Review of The Legacy of Luther


The Legacy of Luther edited by R.C. Sproul is a timely read in light of the coming celebration of the 500th anniversary of the Reformation. This work brings together some of the bes church historians to address important aspects of Luther’s life and thought.

The contributors to this volume are: Stephen Nichols, Steven Lawson, David B. Calhoun, Joel Beeke, Michael Horton, Guy Prentiss Waters, Sinclair Ferguson, W. Robert Godfrey, Gene Edwards Veith, Aaron Clay Denlinger, Scott Maentsch, Sean Michael Lucas, Terry Yount, Derek W.H. Thomas, and R.C. Sproul. The first section of this book provides a look into the life of Luther most significant in this section is Beeke’s chapter on Luther as a family man, which addresses Luther’s teaching on marriage and family and how he practically lived that out. This is one aspect of Luther’s life and thought that often goes underappreciated. The second section addresses Luther’s doctrinal understanding along the lines of the Solas of the Reformation. The final section addresses Luther’s ongoing contribution as a Bible scholar, his contribution to the broader Reformation, his impact as polemicist, his contribution to hymnody, and Luther’s impact on preaching. R.C. Sproul fittingly closes this work with a reflection on Luther as pastor-theologian.

Each author draws out important aspects of Luther’s life and thought. In reading this I did find it odd how little diversity there was in the denominational backgrounds of the contributors especially in light of the greater diversity in contributors found in John Calvin: A Heart for Devotion,  Doctrine,  Doxology. Especially surprising is the fact that a work on Luther only has two contributors from the Lutheran tradition. I think in exploring Luther’s more attention should have been given to the theology of the cross and its outworking in his theology.

Overall this is one of the better works out there on Luther that seek to address him in his own context and address his importance today. Some modern works seek to psychoanalyze Luther more than explore his doctrinal convictions and impact on church history, a pitfall these contributors happily avoid. If you’re looking to learn about Luther and why he is so significant in the development of church history this book is a must read.

Disclosure: I received an ecopy of the book from the publisher for the purpose of reviewing it. The opinions I have expressed are my own, and I was not required to write a positive review.


Review of Bible Studies on Mark


Bible Studies on Mark by William Boekestein provides an engaging look at Mark’s gospel and draws out practical questions for greater understanding of the text and personal application. This book would best be categorized as a devotional commentary of the best kind.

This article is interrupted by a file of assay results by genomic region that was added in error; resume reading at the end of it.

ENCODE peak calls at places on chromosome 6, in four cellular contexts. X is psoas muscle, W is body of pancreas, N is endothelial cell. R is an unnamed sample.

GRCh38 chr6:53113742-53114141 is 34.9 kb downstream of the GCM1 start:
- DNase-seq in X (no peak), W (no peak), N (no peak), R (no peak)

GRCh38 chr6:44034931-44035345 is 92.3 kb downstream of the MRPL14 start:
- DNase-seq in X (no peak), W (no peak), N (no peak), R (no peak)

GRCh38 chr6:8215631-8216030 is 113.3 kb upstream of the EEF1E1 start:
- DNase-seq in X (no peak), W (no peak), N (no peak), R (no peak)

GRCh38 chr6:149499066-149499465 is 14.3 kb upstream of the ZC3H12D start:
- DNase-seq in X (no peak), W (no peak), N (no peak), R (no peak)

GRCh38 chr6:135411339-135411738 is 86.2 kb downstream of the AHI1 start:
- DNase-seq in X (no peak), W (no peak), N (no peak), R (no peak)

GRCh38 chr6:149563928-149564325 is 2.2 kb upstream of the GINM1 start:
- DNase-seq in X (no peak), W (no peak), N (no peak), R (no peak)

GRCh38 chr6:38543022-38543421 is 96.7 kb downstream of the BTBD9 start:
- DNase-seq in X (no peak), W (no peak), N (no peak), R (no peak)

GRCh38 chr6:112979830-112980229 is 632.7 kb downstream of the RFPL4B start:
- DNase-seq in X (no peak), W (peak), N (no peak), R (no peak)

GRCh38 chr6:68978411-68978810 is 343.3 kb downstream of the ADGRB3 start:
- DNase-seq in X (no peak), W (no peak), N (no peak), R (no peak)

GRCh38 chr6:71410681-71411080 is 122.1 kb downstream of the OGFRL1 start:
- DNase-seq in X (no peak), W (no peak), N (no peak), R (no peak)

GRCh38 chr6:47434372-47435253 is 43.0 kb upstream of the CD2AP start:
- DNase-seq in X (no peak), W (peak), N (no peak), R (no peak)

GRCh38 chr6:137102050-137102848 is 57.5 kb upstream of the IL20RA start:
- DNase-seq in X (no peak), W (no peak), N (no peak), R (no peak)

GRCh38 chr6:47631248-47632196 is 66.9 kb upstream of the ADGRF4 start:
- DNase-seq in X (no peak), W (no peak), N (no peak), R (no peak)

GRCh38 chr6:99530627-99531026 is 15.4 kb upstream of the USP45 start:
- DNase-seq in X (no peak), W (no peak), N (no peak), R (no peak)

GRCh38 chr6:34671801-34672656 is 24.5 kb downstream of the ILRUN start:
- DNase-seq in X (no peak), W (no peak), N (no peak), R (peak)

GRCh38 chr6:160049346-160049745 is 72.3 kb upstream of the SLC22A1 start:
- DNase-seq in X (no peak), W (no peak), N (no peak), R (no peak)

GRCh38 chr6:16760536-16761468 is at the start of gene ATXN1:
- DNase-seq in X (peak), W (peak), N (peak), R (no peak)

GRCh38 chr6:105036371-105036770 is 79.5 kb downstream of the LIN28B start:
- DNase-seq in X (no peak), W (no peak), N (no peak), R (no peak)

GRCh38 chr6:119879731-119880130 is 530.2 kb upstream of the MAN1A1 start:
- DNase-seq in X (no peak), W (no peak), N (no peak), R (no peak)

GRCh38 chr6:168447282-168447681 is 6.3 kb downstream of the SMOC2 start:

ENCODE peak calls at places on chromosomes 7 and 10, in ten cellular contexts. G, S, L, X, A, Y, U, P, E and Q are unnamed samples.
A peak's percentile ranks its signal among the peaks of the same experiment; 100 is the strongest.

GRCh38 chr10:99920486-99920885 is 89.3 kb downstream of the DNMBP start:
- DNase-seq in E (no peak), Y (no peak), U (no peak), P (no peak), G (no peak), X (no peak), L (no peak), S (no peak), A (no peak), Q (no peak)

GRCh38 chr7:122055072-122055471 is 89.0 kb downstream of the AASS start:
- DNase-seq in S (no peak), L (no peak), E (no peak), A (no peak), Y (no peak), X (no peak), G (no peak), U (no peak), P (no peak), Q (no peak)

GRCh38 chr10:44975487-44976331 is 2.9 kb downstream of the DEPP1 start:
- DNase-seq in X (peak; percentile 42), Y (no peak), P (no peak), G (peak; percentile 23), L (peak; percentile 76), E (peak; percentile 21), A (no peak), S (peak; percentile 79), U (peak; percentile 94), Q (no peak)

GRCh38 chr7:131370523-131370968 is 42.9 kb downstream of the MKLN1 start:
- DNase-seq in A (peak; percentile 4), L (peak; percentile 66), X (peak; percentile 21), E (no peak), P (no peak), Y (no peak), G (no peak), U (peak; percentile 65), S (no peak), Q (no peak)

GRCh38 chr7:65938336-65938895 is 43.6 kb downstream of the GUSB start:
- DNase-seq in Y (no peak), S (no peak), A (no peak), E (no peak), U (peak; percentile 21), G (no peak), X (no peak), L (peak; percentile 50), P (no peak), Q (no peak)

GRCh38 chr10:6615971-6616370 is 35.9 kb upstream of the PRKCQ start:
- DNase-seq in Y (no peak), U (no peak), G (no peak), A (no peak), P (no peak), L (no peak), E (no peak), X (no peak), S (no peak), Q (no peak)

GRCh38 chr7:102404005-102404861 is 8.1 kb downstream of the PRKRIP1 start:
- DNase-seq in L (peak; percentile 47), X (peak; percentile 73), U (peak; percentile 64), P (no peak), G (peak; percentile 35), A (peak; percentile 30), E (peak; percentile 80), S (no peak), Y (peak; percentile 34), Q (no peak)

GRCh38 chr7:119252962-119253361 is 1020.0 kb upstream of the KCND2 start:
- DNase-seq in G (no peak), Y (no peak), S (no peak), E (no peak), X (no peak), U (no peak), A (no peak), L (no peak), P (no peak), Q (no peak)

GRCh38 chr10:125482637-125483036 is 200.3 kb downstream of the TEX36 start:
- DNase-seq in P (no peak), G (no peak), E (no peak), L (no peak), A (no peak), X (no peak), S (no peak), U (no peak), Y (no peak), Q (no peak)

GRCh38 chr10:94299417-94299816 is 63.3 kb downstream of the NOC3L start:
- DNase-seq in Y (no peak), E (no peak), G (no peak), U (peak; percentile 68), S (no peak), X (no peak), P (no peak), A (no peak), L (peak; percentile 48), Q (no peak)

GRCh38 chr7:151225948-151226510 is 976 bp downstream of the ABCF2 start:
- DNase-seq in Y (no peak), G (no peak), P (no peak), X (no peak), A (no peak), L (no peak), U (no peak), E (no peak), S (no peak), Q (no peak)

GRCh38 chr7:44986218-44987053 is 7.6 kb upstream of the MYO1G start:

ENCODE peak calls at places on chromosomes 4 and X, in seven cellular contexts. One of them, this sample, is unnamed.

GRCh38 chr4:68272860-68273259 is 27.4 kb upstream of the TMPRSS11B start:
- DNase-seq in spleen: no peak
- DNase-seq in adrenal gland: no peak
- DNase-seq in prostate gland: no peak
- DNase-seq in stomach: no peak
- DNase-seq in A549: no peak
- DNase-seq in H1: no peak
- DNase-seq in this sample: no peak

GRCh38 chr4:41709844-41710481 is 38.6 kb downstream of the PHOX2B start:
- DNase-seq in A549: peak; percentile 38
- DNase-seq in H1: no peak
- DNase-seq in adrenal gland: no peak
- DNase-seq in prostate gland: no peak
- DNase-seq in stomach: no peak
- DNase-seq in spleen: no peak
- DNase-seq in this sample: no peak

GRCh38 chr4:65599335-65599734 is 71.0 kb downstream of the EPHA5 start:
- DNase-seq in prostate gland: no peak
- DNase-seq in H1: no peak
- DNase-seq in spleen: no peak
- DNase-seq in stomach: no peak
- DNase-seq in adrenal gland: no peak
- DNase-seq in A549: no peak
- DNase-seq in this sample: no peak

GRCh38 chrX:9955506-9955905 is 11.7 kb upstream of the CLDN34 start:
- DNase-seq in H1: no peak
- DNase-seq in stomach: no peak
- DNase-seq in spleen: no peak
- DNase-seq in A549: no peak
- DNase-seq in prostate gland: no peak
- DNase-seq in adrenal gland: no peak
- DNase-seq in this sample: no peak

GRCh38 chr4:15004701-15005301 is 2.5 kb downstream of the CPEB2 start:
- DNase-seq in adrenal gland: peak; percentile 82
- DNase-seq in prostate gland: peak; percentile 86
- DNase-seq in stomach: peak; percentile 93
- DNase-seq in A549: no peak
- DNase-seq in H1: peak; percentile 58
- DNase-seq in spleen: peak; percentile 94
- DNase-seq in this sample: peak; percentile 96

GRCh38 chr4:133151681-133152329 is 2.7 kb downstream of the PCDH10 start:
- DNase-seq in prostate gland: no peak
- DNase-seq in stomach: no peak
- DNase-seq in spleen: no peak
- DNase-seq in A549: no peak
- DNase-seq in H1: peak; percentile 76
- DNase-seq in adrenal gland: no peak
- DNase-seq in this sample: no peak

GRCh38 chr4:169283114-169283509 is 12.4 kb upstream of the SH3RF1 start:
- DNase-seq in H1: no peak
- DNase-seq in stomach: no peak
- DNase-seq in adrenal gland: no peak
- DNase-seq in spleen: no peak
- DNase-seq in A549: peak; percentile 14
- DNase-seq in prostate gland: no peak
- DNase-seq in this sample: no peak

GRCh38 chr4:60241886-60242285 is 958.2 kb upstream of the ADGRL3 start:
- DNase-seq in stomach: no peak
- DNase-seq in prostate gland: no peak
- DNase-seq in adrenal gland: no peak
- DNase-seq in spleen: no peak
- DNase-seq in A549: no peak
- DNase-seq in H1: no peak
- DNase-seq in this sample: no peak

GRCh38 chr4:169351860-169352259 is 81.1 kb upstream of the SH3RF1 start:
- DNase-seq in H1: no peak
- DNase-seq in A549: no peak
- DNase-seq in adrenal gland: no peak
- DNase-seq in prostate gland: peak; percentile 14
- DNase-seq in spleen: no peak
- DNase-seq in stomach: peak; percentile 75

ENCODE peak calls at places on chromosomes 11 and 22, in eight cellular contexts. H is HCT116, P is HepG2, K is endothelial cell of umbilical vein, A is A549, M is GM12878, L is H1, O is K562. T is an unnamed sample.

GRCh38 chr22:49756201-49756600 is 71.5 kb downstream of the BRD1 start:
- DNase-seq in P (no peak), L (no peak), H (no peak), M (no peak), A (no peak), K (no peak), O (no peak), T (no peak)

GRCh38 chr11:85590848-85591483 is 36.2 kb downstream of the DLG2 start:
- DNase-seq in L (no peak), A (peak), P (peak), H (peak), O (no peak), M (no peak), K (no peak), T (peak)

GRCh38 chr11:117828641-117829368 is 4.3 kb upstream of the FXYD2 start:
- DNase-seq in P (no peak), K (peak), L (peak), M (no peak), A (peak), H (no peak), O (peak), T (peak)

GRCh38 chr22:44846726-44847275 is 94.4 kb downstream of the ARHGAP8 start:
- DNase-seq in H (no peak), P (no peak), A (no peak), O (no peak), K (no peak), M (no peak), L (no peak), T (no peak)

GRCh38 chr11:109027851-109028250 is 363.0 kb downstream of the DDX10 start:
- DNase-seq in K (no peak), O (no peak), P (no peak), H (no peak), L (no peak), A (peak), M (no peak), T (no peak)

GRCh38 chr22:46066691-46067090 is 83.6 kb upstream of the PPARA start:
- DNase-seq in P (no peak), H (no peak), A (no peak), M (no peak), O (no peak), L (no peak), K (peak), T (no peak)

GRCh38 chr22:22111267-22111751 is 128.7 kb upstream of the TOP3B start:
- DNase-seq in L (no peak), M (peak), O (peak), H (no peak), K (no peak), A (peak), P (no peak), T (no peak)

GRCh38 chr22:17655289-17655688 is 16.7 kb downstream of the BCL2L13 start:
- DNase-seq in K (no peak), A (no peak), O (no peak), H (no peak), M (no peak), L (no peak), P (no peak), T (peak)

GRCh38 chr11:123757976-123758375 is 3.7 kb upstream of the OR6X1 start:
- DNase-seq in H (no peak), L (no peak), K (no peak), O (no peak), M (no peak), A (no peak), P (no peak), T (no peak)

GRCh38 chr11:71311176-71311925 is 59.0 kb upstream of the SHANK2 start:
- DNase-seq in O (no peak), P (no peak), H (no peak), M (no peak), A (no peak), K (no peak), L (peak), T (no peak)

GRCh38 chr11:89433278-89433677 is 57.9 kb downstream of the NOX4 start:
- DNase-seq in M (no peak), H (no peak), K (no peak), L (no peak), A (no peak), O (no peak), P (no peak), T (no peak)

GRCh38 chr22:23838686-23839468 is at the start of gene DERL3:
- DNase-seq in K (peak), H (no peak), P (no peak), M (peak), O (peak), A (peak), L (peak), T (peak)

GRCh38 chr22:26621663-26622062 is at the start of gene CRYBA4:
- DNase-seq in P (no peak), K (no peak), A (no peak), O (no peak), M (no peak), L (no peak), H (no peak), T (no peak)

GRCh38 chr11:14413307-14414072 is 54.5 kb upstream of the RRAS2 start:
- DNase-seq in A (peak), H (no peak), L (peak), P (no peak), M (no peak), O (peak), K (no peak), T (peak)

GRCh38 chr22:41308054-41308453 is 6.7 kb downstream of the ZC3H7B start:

In 21 lessons Bokenstein walks the reader through Mark’s gospel helping the reader to understand the doctrinal and practical implications of Mark’s gospel. Boekenstein has an eye toward pointing the reader to the continuity between the gospel story and the gospel promise found in the Old Testament.

One of the greatest strengths of this book is the fact that Boekenstein doesn’t get bogged down in interacting with too much secondary literature. Anyone who has consulted a more technical exegetical commentary will see that in modern commentaries there is more interaction and reflection on other commentaries than interaction with the text itself. While not a verse by verse commentary, this work is a commentary nonetheless and one that reflects serious interaction with the Gospel of Mark itself. Throughout this work Boeknestein focuses the readers gaze on the person of Christ and presses home the importance of believing in Christ. As Bokenstein notes in his introduction there is a great danger of taking our eyes off of Jesus and the Gospels are vital for keeping our eyes on Christ. So if you are looking for a book that fixes yours eyes upon the person and work of Christ this is one such book that should commend itself to you.

Disclosure: I received a copy of the book from the publisher for the purpose of reviewing it. The opinions I have expressed are my own, and I was not required to write a positive review.

Review of The Great Good Thing


The Great Good Thing: A Secular Jew Comes to Faith in Christ by Andrew Klavan is a book that you just can’t set down. Klavan’s  account of how he came to life is testimony to the many influences that work to bring a person to faith in Christ.

Klavan begins recounting his early life in Great Neck, NY. Reading it I couldn’t help see similarities to his nominal Jewish upbringing and the nominal Christianity of many if the Bible belt. Klavan cites his bar mitzvah as the point in his life in which he became disenfranchised with religion after having gone through the motions while at the same time his family did not believe the underpinnings of Judaism. His families faith was more of a matter of cultural heritage than deep-seated belief. In addition to that he had what by all accounts was a troubled childhood with a father who never seemed satisfied in him and who also seemed to have a desire to sabotage his children. In many ways Klavan’s early adulthood was that of a prodigal loosing himself in the world. Each step of his life turn out to be one step closer to Christ. The book’s closing chapters revolve around his conversion, his father’s death, and his baptism following his father’s memorial service.

There need to be more testimonies like this. Klavan’s story is one of God’s mercy leading him to find the great good thing, the gospel. Human brokenness and God’s grace are evident on every page.

Disclosure: I received a copy of the book from the publisher for the purpose of reviewing it. The opinions I have expressed are my own, and I was not required to write a positive review.